Charles Clay, TE, Buffalo Bills (4 catches, 53 yards, TD, TE6): Sure, I wish I'd recommended Austin Hooper or Jesse James instead, but Clay had a nice game against the Jets. WIN
Evan Engram, TE, New York Giants (4 catches, 44 yards, TE14): If Engram had one more catch, he'd have finished in the top 12. Or I could have stuck with my hunch on James. Oh well. LOSS
Los Angeles Rams D/ST (225 yards allowed, 9 points allowed, 1 FR, 4 sacks, 2 INT, 1 safety, 2 DTD, D/ST2): The Rams steamrolled the Colts. You're welcome. WIN
WEEK 1 TOTAL: 5 Wins (.417)
A couple of near-misses stopped me from having a great week, but in a "sleepers" column where I'm picking players who aren't obvious calls, hitting on over 40 percent isn't bad at all.
Sleeper of the Week
Thomas Rawls, RB, Seattle Seahawks (vs. SFO)
The Seattle Seahawks have a bad taste in their collective mouth. They were shut out of the end zone in a Week 1 loss to the Green Bay Packers—a game in which they were soundly thrashed at the point of attack.
Seattle will look to get things back on track in its home opener this week, and Step 1 in that plan will likely be getting a run game going that struggled mightily in Green Bay.
The team has received a modicum of good news in that regard. After tailback Thomas Rawls missed Week 1 with a sprained ankle, Seahawks head coach Pete Carroll indicated to reporters that Rawls should be back on the field against the San Francisco 49ers.
"We do expect Thomas back," Carroll said. "He should be raring to go."
Assuming that wasn't wishful thinking, fantasy owners can start doing a little wishful thinking of their own regarding Rawls' prospects Sunday.
There's also the matter of the San Francisco run defense—or lack thereof. The 49ers looked better in Week 1 against Carolina than a year ago, but they still allowed 116 rushing yards to the Panthers in the first game of the season.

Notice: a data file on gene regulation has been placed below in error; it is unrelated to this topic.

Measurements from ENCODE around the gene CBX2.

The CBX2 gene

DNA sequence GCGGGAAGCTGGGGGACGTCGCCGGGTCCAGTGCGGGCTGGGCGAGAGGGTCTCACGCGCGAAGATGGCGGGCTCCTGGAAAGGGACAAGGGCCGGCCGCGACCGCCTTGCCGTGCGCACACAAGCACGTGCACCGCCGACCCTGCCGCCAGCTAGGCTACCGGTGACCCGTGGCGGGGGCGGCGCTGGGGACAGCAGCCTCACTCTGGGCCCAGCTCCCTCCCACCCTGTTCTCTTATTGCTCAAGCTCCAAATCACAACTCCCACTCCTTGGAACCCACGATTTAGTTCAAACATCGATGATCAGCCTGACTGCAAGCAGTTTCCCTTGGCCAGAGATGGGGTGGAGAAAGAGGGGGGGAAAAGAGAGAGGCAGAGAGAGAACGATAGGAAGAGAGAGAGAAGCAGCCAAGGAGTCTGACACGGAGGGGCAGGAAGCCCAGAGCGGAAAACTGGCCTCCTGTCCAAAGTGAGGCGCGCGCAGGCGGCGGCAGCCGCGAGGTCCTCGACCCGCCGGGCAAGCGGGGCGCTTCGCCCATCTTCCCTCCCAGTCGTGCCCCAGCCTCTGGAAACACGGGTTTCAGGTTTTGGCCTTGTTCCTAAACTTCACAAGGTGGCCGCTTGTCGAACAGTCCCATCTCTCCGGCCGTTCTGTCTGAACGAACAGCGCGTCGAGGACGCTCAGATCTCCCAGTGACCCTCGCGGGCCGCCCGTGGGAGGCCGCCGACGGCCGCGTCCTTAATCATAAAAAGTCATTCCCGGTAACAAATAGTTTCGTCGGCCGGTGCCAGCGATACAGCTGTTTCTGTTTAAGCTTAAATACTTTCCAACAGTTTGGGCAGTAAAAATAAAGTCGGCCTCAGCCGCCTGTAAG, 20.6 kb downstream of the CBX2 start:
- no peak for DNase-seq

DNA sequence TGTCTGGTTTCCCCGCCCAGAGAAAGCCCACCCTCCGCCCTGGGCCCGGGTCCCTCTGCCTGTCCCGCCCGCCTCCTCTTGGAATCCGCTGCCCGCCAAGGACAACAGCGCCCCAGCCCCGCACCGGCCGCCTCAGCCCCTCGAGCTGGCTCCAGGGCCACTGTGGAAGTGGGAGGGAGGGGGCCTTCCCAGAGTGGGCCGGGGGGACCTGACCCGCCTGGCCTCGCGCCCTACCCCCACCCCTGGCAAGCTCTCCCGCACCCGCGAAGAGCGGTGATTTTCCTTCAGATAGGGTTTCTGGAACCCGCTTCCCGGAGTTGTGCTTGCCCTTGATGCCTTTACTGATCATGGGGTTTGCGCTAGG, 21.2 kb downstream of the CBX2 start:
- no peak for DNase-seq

The Seattle O-line is getting less than no push up front, so the Seahawks need a back who can generate some push on his own. A physical back who can break tackles.
In other words, they need Rawls—and I expect he'll get as many touches as his bum ankle can handle.
Jared Goff, QB, Los Angeles Rams (vs. WAS)
After watching the Los Angeles Rams disembowel the Indianapolis Colts 46-9 Sunday, it's understandable if you wondered whether the score was a harbinger of the apocalypse. It's been years since the Rams beat a team that soundly.
As if the score wasn't odd enough, there was also the matter of quarterback Jared Goff. Goff did something we most assuredly did not see him do as a rookie.
He played well—really well. For the game, Goff topped 300 passing yards, didn't throw a pick and posted a passer rating of nearly 120.
Jared Goff did that.
Four different Rams receivers caught at least three passes for 50 yards in Goff's first career win, and Goff mentioned that as a big factor in his success.
"That's what every quarterback wants to do—just continue to distribute, get the ball out of my hands, don't take sacks, don't turn it over, distribute the football," Goff told the media. "If we do that, we should be pretty successful."